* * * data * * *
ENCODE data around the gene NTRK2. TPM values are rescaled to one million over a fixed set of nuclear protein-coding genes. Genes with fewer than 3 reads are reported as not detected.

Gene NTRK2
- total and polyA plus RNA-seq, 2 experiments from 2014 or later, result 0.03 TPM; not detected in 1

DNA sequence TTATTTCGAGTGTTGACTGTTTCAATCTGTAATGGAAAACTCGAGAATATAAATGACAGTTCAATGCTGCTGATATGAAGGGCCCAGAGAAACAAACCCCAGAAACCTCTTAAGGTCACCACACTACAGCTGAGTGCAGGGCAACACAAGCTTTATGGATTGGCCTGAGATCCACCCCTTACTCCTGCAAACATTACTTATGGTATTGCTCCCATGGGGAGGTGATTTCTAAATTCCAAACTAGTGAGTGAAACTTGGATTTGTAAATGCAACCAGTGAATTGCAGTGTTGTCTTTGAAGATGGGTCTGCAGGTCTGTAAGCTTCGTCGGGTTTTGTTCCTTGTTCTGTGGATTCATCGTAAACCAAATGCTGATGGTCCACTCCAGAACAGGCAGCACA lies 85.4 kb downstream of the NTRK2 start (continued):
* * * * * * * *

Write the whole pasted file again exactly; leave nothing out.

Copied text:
ENCODE data around the gene NTRK2. TPM values are rescaled to one million over a fixed set of nuclear protein-coding genes. Genes with fewer than 3 reads are reported as not detected.

Gene NTRK2
- total and polyA plus RNA-seq, 2 experiments from 2014 or later, result 0.03 TPM; not detected in 1

DNA sequence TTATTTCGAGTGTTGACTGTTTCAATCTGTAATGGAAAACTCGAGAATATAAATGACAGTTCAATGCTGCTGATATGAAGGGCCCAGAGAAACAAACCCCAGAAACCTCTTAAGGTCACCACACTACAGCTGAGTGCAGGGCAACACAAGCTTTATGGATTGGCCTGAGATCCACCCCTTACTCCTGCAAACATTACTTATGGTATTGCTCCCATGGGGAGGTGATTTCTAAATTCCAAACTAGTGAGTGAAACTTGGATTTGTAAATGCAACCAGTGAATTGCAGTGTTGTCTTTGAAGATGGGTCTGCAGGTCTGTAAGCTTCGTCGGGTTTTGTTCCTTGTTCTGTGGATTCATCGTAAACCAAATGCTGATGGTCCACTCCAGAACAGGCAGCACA lies 85.4 kb downstream of the NTRK2 start (continued):